The Little Things We're Talking About 

Adios, Al Gore: Berkeley J-School dean gets a firsthand lesson in union negotiations; Plus, summer campers better plan ahead — way, way ahead.

AN INCONVENEINT TACTIC:While Al Gore was in Cannes last month plugging his global warming warning doc An Inconvenient Truth, Orville Schell, the outgoing dean of UC Berkeley's Graduate School of Journalism, faced his own inconvenient truth: He was about to lose the former vice president as a keynote speaker at a major upcoming event.

Gore was slated to kick off the J-school's China-U.S. Global Climate Change Forum on May 23. But picketers from the local labor union had already scared off politically charged would-be speakers all over campus, including Howard Dean, the planned commencement speaker for Boalt School of Law, and Schell feared Gore would be next. No way the former veep — whom labor endorsed in his 2000 presidential bid — would cross a picket line.

Local 3299 of the American Federation of State, County and Municipal Employees (AFSCME) has been battling the university since November to boost what spokeswoman Debra Grabelle calls "poverty wages" earned by some three hundred custodians whose contract isn't up for renewal for another two years.

Schell considered downsizing Gore's lecture and making it a privately-sponsored event, or perhaps moving it off-campus to the Berkeley City Club or Tilden Park (how much greener can you get?), or to San Francisco where major conference funders like Suzy Tompkins Buell and Nan Tucker MacEvoy live. But he still wasn't convinced it would solve the dilemma. "They picketed the [April 2006] alumni gala in Fort Mason. Why not picket this?" he says.

Better to make nice. So he phoned Grabelle and left six messages, Schell says. Unable to connect and unwilling to have Gore fly in from Cannes only to face a protest, he nixed the event. At which point Grabelle finally called him back.

"She said she was terribly sorry to hear I'd canceled it," recalls the dean, who offered a reenactment of their talk in a voice bordering on stupefied. "'We canceled it because of you!' I told her. 'Would you stand here before me and say you won't picket? Because I can revive this event.' And she said, 'No, I can't tell you that.' So I said, "Well, then, don't be sorry!"

In a last-ditch effort, Schell proposed placing a flier describing the union's complaint on each of Zellerbach Hall's two-thousand-plus chairs. He'd even rally union support from the podium, and was certain that Gore would, too. Still, Grabelle resisted. "If people get a flier about it, it doesn't help a worker who has to go to a soup kitchen at the end of the day," she told the Express.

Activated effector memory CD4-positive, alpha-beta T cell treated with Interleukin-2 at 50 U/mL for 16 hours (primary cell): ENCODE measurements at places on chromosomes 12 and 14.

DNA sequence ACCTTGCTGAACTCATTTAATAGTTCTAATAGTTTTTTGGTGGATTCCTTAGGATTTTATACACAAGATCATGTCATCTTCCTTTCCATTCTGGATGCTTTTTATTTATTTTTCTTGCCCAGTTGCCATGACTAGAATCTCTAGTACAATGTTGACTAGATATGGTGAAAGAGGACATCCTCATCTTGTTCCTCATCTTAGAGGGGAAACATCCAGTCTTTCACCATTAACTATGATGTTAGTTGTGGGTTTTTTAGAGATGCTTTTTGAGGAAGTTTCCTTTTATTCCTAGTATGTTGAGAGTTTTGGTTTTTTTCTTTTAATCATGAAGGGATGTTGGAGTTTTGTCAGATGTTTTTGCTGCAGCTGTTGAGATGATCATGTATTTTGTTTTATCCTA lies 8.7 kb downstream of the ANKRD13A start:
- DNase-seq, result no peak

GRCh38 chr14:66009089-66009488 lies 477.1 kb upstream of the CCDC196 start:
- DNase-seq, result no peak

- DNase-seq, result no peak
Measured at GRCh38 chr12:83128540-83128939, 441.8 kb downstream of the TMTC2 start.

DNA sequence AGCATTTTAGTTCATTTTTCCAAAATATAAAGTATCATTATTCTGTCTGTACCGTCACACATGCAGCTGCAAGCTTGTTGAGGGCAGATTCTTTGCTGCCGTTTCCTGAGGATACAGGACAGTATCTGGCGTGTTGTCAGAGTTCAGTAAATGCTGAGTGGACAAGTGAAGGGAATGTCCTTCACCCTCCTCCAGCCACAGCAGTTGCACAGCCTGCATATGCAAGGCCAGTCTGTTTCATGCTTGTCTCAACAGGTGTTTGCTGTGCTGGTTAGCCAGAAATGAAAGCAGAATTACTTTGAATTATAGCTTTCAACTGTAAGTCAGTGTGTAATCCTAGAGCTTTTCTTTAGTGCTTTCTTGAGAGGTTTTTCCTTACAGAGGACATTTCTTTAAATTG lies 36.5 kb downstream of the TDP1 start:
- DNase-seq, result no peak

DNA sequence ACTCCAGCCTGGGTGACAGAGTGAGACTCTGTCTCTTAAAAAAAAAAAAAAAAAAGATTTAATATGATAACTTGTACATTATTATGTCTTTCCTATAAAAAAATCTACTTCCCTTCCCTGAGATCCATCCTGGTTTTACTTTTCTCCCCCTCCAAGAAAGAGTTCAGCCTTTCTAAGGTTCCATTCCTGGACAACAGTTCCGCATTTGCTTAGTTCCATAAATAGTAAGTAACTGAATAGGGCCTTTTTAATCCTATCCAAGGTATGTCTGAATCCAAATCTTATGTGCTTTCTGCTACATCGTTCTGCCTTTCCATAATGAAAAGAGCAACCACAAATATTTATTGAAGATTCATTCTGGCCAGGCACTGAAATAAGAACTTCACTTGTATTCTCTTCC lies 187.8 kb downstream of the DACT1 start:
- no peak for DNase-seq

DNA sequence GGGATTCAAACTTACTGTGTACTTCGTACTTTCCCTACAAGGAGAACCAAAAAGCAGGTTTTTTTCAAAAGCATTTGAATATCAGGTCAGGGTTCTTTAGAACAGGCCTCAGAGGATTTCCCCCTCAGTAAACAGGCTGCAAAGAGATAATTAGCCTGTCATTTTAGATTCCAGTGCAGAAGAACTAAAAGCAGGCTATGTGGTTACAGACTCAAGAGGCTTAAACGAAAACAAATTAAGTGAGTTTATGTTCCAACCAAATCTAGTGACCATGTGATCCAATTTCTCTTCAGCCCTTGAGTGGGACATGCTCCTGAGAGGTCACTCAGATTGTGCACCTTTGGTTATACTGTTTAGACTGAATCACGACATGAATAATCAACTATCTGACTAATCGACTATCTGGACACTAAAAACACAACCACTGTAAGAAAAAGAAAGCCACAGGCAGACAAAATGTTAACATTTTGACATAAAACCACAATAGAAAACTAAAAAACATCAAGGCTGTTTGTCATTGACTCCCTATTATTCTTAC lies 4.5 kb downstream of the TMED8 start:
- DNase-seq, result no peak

Did the union consider working with Schell to find a solution, given its affinity for Gore? "We supported the event. We were, and still are, a big backer of Al Gore. Our target isn't the events. It's the university. Our position has been all along that this can end the moment the university decides it doesn't want to pay poverty wages."

Fortunately for Schell, An Inconvenient Truth was scheduled as part of the forum the very night — and, oddly, at about the same time — that Gore was to speak. Picketing the appearance of politicians onscreen apparently isn't in the union playbook, nor is cutting phone lines. So after the screening, a small group of attendees convened in a library and Gore phoned in to answer questions. "The Forum came off very well, but it was a pity because it was such a perfect fit for him," Schell laments.

Still, if the dean didn't have a distaste for union tactics before, he does now. "I find it pretty ... " — he searches for something restrained — "unconstructive of them to be canceling graduations and things like that. I really don't understand." He vows never to contact the union again. "Nor would I think most people at the university would choose to speak to Grabelle." — Lauren Gard

weekend summer camping? try back in 2007: The rains have stopped, summer's almost here, and gas prices are ludicrous, which means it's prime time for that long-awaited East Bay weekend camping trip. Unless, that is, you forgot to plan ahead. "We're working on August for the weekends," notes Richard Winn, a reservation specialist for East Bay Regional Parks.

In fact, the only reason you might still find open August weekend slots at Del Valle (150 sites), Anthony Chabot (75 sites), and Sunol (4 sites) regional parks is that the district only lets people reserve 'em twelve weeks in advance. Holiday weekends get booked solid the very day they hit the market, Winn says, while normal summer weekends are all snapped at least two months ahead of time (call 510-562-CAMP to learn this the hard way).

If you can swing a Sunday-Thursday trip, though, you're golden. And people willing to labor for their leisure will likely find space available this very weekend at one of seven backpack sites along the Ohlone Wilderness Trail, which is best visited now before a proposed area quarry adds an unwelcome new soundtrack - think dynamite and 24-7 rock crushing. These spots only run $5 per night (compared with $18-$25 for car/RV sites), and residents of Alameda and CoCo counties can reserve through the entire next year starting November 6.

But what kind of loonbag plans that far ahead? — Michael Mechanic

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